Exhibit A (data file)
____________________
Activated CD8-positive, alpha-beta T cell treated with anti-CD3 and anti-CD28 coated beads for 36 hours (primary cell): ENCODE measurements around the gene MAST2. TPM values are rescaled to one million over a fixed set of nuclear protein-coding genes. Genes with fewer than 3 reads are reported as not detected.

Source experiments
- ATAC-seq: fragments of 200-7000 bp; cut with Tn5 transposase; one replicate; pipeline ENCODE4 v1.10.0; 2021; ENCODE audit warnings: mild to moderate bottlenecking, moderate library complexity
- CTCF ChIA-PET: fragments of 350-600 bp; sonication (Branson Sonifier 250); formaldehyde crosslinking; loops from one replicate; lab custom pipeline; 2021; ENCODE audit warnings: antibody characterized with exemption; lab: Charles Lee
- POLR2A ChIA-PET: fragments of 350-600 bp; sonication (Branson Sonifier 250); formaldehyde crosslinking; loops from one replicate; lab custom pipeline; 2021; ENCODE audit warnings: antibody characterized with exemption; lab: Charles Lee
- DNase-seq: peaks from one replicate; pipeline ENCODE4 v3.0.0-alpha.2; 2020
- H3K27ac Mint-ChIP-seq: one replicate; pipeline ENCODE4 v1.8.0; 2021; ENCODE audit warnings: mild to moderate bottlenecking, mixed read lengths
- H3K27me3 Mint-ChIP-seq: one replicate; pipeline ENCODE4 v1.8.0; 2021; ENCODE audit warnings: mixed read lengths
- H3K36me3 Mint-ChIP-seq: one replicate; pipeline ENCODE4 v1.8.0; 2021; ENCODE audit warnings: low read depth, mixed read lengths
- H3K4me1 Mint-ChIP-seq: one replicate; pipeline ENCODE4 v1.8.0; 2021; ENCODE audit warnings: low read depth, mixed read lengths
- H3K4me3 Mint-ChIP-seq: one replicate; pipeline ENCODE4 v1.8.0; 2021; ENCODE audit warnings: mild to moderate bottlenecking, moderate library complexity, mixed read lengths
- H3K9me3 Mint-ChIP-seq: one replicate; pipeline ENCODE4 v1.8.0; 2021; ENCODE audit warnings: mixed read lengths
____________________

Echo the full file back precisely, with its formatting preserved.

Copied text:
Activated CD8-positive, alpha-beta T cell treated with anti-CD3 and anti-CD28 coated beads for 36 hours (primary cell): ENCODE measurements around the gene MAST2. TPM values are rescaled to one million over a fixed set of nuclear protein-coding genes. Genes with fewer than 3 reads are reported as not detected.

Source experiments
- ATAC-seq: fragments of 200-7000 bp; cut with Tn5 transposase; one replicate; pipeline ENCODE4 v1.10.0; 2021; ENCODE audit warnings: mild to moderate bottlenecking, moderate library complexity
- CTCF ChIA-PET: fragments of 350-600 bp; sonication (Branson Sonifier 250); formaldehyde crosslinking; loops from one replicate; lab custom pipeline; 2021; ENCODE audit warnings: antibody characterized with exemption; lab: Charles Lee
- POLR2A ChIA-PET: fragments of 350-600 bp; sonication (Branson Sonifier 250); formaldehyde crosslinking; loops from one replicate; lab custom pipeline; 2021; ENCODE audit warnings: antibody characterized with exemption; lab: Charles Lee
- DNase-seq: peaks from one replicate; pipeline ENCODE4 v3.0.0-alpha.2; 2020
- H3K27ac Mint-ChIP-seq: one replicate; pipeline ENCODE4 v1.8.0; 2021; ENCODE audit warnings: mild to moderate bottlenecking, mixed read lengths
- H3K27me3 Mint-ChIP-seq: one replicate; pipeline ENCODE4 v1.8.0; 2021; ENCODE audit warnings: mixed read lengths
- H3K36me3 Mint-ChIP-seq: one replicate; pipeline ENCODE4 v1.8.0; 2021; ENCODE audit warnings: low read depth, mixed read lengths
- H3K4me1 Mint-ChIP-seq: one replicate; pipeline ENCODE4 v1.8.0; 2021; ENCODE audit warnings: low read depth, mixed read lengths
- H3K4me3 Mint-ChIP-seq: one replicate; pipeline ENCODE4 v1.8.0; 2021; ENCODE audit warnings: mild to moderate bottlenecking, moderate library complexity, mixed read lengths
- H3K9me3 Mint-ChIP-seq: one replicate; pipeline ENCODE4 v1.8.0; 2021; ENCODE audit warnings: mixed read lengths